Monday, August 16, 2010

I'm what you call a "special case"

So I'm not your typical MS patient. I'm young, a male, and I'm not in a wheelchair. When I was first diagnosed , about 7 years ago, statistics showed for every male diagnosed there are 2 female diagnosed with MS. Now the ratio of women to men is something like 3 or 4 to one. Another statistic is middle aged people are more commonly diagnosed than younger people. So a guy diagnosed at 19 is as rare as a leprechaun riding a unicorn.

I don't currently use a wheelchair or cane, but sometimes when I have a relapse I might have to use them. I have whats called relapsing/remitting multiple sclerosis. That means occasionally I will have an attack and have certain symptoms, and after time passes or I take steroids they go away most of the time. I have symptoms that come and go, and some stay. Everyday I wake up is different. Some days I'm in pain, some days my balance isn't great, and sometimes I'm disoriented or dizzy. It's like I wake up and have Pat Sajak spin the wheel of misfortune, and Vanna White turns letters to show how I'll be feeling that day. Most of the time I just have little problems that are just tedious and annoying, and some times I feel great.

Most of my symptoms are invisible. My most common every day symptoms are fatigue and cognitive impairments. What are cognitive impairments? Anything that has to do with forgetfulness, concentration difficulty,  confusion, disorientation, disorganization, and indecision. I experience most if not all of those every day. People get mad at me when I forget certain details, or if I repeat myself, or if I don't pay attention when they are talking. I get so down because I can't help it and they don't understand.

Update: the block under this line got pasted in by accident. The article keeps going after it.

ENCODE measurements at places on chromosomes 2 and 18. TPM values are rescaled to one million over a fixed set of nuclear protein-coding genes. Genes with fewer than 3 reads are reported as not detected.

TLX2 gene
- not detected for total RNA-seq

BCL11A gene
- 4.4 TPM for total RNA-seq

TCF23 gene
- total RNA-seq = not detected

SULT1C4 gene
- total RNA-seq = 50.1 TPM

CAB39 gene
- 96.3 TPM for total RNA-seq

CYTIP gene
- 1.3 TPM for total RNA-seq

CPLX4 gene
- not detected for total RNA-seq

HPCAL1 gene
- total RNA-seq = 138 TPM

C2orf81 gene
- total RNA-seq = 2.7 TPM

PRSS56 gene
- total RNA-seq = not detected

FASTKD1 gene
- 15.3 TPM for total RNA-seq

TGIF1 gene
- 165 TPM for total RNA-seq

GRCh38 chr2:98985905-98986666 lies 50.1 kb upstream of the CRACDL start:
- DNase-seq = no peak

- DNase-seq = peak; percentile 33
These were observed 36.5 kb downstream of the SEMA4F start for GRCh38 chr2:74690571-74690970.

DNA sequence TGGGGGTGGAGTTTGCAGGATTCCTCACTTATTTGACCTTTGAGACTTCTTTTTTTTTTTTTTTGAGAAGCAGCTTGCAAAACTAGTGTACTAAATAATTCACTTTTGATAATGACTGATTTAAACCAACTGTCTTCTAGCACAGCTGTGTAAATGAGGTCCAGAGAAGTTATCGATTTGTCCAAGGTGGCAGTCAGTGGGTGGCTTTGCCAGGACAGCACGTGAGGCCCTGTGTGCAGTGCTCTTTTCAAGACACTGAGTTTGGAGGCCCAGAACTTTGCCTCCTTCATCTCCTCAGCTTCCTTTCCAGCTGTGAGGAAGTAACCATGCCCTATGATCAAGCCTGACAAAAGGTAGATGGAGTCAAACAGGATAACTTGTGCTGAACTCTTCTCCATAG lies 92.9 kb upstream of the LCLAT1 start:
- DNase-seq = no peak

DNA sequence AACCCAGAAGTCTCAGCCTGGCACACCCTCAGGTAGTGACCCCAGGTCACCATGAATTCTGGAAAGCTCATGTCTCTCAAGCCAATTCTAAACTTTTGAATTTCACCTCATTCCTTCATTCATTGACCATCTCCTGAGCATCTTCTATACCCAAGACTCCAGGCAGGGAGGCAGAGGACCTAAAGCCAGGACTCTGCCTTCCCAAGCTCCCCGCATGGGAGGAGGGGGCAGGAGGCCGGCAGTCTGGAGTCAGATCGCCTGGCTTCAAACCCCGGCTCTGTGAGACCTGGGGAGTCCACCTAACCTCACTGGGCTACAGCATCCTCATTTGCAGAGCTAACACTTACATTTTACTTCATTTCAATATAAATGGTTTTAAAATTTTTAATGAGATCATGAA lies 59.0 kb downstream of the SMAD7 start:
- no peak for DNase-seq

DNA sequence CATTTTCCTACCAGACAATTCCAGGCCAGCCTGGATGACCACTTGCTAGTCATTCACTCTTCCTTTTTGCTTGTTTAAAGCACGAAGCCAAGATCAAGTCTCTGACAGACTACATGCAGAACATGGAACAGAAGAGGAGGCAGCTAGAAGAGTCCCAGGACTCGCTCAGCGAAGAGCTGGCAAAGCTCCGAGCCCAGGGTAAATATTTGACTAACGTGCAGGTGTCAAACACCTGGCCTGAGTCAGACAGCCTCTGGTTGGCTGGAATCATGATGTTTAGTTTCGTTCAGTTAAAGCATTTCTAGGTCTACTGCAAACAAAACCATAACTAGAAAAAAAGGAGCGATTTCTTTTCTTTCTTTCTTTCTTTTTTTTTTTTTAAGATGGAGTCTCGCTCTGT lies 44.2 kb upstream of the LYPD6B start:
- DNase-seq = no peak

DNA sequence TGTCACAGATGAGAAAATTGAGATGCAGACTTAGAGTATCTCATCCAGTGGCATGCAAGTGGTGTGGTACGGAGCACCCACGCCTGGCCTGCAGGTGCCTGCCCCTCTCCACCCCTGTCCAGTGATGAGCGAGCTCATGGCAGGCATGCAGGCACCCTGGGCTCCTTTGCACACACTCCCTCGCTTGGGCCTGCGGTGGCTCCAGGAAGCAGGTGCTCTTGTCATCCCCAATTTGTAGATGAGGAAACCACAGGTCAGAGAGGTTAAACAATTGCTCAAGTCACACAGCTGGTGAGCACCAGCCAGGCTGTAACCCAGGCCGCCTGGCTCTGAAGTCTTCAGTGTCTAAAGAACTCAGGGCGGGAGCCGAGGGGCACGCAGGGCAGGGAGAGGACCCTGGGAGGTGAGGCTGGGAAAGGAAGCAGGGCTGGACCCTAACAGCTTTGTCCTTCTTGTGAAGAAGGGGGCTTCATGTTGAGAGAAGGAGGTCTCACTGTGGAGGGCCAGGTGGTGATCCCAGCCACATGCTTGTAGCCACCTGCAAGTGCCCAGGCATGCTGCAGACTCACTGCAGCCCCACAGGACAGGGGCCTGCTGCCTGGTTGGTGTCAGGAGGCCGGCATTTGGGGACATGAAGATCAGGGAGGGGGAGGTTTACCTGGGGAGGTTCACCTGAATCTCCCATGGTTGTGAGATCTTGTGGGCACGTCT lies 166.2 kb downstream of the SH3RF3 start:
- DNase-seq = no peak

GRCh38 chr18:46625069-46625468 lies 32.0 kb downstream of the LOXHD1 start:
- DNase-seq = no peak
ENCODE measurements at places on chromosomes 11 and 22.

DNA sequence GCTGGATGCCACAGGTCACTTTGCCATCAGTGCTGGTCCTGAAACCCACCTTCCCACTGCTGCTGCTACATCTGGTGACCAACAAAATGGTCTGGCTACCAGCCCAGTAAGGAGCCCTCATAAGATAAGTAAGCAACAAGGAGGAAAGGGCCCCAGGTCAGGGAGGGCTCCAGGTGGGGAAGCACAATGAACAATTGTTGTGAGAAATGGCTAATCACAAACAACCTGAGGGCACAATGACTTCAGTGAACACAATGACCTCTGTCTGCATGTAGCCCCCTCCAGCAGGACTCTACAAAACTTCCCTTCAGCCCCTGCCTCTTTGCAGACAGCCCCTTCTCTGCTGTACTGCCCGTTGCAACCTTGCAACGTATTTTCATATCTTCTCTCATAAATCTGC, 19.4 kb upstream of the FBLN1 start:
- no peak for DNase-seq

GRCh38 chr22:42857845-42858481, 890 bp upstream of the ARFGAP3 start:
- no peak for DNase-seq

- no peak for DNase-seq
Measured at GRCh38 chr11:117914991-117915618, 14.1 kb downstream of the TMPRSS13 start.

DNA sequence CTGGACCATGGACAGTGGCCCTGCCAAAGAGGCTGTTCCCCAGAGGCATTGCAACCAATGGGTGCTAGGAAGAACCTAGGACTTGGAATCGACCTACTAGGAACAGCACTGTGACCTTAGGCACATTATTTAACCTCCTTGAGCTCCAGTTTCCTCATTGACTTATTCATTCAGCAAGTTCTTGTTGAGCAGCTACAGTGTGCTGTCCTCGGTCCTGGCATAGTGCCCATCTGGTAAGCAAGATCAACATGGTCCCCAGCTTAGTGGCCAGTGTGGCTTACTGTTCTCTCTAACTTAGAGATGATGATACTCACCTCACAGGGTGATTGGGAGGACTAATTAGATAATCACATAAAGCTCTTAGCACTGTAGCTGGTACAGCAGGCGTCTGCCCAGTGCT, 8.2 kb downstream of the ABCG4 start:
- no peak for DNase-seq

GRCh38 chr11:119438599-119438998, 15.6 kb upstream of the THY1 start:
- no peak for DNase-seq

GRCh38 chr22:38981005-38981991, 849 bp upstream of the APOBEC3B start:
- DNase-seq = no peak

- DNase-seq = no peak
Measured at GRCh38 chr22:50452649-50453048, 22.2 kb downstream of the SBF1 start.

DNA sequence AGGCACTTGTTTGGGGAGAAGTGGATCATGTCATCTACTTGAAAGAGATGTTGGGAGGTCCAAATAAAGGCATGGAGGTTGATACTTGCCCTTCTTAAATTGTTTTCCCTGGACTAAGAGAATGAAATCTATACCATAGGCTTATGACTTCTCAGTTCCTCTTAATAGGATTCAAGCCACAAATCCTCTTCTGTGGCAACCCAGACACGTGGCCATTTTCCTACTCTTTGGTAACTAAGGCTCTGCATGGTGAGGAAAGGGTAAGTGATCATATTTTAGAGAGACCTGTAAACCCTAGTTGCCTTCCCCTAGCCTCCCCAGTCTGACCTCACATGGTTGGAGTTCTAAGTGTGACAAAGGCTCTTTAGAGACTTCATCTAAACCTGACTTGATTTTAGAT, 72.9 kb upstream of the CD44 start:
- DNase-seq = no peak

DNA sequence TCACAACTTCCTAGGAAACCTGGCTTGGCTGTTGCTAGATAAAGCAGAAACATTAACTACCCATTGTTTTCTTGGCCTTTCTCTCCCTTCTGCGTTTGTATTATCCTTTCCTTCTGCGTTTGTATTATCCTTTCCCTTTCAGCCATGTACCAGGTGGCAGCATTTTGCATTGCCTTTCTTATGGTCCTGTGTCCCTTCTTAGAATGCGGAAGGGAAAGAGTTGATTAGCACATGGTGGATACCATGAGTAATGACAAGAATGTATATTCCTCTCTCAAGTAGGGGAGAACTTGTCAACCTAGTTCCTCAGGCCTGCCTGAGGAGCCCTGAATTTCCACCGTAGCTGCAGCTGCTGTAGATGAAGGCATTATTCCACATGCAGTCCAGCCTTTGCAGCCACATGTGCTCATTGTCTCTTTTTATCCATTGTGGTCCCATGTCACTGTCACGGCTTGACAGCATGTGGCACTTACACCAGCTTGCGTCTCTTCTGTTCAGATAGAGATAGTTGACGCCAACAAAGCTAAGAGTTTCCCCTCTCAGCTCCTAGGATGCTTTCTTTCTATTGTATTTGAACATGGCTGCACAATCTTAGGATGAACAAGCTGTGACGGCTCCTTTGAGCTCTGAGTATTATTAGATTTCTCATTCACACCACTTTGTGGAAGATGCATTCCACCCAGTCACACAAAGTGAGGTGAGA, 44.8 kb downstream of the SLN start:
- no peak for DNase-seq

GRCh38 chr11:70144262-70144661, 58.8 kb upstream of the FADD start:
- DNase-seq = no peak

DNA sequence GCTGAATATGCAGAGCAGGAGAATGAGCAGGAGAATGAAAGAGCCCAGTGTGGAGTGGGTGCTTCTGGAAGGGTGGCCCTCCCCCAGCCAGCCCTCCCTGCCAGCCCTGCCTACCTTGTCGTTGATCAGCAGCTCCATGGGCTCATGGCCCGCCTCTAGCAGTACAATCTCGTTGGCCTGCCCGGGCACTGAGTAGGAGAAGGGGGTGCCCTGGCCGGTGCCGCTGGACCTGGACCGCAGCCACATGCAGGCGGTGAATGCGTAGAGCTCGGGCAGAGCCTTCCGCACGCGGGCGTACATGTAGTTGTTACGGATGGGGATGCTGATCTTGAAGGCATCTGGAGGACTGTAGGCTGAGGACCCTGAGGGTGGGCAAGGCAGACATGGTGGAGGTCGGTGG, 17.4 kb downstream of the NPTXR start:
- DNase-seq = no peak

As far as fatigue goes, it depends on a number of factors. I randomly just feel that way sometimes, even if I haven't done anything labor intensive or had a good night's sleep. I told my friend I was tired that day and he asked what I did that day, and I said "Absolutely nothing". Heat also makes me fatigued. Normally I just stay at home but if I have to do things in the heat I have to wear a cooling vest. Stress also makes me fatigued.

I have one of those handicap parking placards and I only use it if I'm relapsing, most of the time I get the far parking spot because I like to walk. But when I have to use it, I hate it. Not because of shame, but the way I look. Before I was diagnosed, if I saw some younger guy park in handicap parking that didn't seem to have anything wrong and wasn't picking up a handicap person I would have been disgusted. Since having this disease I learned that you can't judge a book by its cover.


  1. sounds a lot like me , 9 years now ... may i ask your age ?

    i am 53 years old, female .. first MRI showed a very old lesion .. 44 years old and , wham, dx'd in 6 mths. ...

    but i also am "odd" case .. i refuse to stop .. even though i do have a disabled rating and do have "pain" issues , my rheumo and i have worked out a regimen , for now ..

    my neuro's say , eh not bad .. even though i am a slow relapse/remit .. so i fall off the critical case list .. lol .. but have all the symptoms as one who is in a chair .. cept i choose to excersize .. eat right .. REST and do my brain excersizes as well ..

    thanks for the post .. found you on FB , NMSS page .. good luck and keep up the great spirit .. never give up / never give in ...

  2. I have MS also and brain exercises are the best. Some days you think your great and others you need to think a little harder but it is an excellent idea for people with MS